June 2, 2017 / 6:43 PM / 4 months ago

Protest after BBC says won't play 'liar liar' song ahead of UK vote

The band Captain Ska perform their song "Liar Liar" in protest against the BBC's broadcast restrictions outside Broadcasting House in London, Britain June 2, 2017. REUTERS/Neil Hall

LONDON (Reuters) - Dozens of people protested outside the BBC’s London headquarters on Friday against its decision not to broadcast a song storming the charts before next week’s election that labels Prime Minister Theresa May a liar.

“Liar Liar GE2017” by Captain SKA now tops Amazon’s listing for songs downloaded in Britain and stands at No.2 in Apple’s iTunes UK chart despite receiving no airplay from radio stations.

Hitting out at the spending cuts of Britain’s ruling Conservative Party, the song stitches together samples of May’s speeches with a chorus of “She’s a liar liar, no you can’t trust her”.

“We all know politicians like telling lies / Big ones, little ones, porky pies / Saying they’re strong and stable, won’t disguise / We’re still being taken for a ride,” reads one verse.

May called the snap election in a bid to strengthen her hand in Brexit negotiations, to win more time to deal with the impact of the divorce and to strengthen her grip on the Conservative Party.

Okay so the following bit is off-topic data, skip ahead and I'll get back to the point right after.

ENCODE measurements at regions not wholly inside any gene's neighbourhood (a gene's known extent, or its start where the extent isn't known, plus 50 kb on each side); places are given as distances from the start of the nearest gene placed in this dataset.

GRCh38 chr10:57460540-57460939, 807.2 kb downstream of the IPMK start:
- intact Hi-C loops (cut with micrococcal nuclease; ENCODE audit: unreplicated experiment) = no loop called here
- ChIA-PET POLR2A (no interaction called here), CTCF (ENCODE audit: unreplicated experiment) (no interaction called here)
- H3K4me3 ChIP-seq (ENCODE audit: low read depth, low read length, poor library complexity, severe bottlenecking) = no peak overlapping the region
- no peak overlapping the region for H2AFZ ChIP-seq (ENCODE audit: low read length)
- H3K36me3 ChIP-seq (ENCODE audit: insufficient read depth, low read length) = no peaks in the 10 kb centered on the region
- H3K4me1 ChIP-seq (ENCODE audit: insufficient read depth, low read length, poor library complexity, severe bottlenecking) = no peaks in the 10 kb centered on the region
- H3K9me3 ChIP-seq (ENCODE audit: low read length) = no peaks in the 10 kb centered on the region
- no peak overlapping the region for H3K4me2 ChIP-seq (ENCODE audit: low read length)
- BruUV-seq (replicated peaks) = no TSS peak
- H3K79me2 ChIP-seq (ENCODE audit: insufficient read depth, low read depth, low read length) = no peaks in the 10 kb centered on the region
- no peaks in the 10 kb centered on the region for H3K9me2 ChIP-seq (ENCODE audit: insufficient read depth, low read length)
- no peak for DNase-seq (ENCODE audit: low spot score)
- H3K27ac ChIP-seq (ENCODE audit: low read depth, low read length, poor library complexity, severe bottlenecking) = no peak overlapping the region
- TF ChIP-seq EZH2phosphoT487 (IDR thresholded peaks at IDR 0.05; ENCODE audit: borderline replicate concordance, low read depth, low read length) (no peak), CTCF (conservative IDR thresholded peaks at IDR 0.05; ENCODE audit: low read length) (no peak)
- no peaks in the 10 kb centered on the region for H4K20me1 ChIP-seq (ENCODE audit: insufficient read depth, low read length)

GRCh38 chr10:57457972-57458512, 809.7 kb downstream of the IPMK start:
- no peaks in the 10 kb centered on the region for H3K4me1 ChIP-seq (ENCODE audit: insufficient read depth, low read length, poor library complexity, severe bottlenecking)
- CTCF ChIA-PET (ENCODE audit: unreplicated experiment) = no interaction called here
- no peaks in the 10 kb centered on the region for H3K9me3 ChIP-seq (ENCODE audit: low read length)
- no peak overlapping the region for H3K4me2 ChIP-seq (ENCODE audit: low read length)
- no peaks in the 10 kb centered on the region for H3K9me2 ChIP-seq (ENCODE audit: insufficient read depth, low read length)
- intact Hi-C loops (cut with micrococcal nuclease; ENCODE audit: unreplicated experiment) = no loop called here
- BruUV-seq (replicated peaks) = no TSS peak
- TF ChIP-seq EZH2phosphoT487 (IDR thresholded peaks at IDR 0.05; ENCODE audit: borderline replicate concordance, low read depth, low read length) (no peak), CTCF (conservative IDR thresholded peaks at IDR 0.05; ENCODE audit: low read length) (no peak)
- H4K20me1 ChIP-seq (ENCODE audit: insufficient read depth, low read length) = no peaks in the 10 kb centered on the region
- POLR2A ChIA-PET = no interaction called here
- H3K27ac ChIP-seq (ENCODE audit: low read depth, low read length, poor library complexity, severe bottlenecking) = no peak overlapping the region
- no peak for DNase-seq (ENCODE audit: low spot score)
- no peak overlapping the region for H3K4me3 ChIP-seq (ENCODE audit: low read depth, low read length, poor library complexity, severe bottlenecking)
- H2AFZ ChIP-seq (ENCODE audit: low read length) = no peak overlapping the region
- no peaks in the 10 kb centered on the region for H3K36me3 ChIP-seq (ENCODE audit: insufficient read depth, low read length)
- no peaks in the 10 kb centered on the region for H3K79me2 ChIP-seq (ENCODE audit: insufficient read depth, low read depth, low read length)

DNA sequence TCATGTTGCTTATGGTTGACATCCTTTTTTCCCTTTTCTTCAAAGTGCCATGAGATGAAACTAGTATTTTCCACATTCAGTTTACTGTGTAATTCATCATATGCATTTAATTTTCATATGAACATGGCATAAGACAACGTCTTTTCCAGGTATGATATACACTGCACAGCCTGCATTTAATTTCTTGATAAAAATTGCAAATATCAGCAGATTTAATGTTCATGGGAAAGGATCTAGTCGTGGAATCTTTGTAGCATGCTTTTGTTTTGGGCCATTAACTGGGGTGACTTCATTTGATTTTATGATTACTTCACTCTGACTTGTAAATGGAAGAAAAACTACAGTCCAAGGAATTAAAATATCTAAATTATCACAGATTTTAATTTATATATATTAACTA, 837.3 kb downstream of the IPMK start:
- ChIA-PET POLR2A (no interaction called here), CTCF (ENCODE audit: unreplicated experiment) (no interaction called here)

Sam Fairbairn, who helped organize the protest, criticized the BBC for not playing the song, saying it had chimed with voters ahead of the June 8 election.

“The reason why the track has done so well is because it’s a reflection of a much wider and deeper mood in society today that’s going against what the Conservative Party is doing,” he said.

“We think the BBC and the other broadcasters have a duty to reflect that public opinion, which they refuse to do.”

The BBC has refused to play the song because it violates their editorial guidelines and commitment to impartiality.

”We do not ban songs or artists, however our editorial guidelines require us to remain impartial and the UK is currently in an election period so we will not play the song,” a Radio 1 spokesman said.

Previous songs which the BBC has refused to play include “God Save The Queen” by punk band the Sex Pistols, released to coincide with Queen Elizabeth’s Silver Jubilee in 1977, and “Ding Dong the Witch is Dead,” a song from the Wizard of Oz which entered UK charts in 2013 after former Prime Minister Margaret Thatcher died.

London band Captain SKA has said that all proceeds from the track between May 26 and June 8 will be split between local food banks and the People’s Assembly Against Austerity.

Editing by Guy Faulconbridge; Editing by Tom Heneghan

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